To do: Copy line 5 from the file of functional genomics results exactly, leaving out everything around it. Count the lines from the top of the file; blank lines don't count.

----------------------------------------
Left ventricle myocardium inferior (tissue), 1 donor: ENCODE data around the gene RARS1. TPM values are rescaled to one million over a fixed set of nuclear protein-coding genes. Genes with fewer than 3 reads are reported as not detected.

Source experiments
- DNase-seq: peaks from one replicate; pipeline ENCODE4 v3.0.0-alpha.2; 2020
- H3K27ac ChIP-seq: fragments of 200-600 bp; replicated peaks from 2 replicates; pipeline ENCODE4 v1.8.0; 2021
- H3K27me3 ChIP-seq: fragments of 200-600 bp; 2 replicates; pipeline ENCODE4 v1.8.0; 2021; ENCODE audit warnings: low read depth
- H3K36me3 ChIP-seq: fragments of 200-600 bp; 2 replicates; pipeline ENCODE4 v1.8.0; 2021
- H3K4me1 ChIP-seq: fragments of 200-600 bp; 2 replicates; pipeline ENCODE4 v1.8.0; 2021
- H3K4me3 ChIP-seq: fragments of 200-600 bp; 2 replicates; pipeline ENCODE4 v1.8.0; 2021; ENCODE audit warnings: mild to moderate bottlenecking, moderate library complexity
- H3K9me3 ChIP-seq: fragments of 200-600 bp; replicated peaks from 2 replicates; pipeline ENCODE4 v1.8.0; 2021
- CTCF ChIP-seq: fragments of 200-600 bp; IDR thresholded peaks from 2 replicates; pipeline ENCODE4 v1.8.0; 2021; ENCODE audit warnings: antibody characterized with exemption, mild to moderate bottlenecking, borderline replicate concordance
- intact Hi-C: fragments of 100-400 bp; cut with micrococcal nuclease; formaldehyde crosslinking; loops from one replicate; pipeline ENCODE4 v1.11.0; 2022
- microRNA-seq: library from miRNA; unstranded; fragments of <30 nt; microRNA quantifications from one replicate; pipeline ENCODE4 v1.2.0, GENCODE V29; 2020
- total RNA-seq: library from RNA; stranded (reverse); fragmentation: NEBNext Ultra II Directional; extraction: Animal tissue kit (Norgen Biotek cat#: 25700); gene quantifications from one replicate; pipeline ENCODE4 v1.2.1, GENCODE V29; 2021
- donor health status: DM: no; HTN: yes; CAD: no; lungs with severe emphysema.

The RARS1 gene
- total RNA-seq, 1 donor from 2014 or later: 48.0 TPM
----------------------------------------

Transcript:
- H3K27me3 ChIP-seq: fragments of 200-600 bp; 2 replicates; pipeline ENCODE4 v1.8.0; 2021; ENCODE audit warnings: low read depth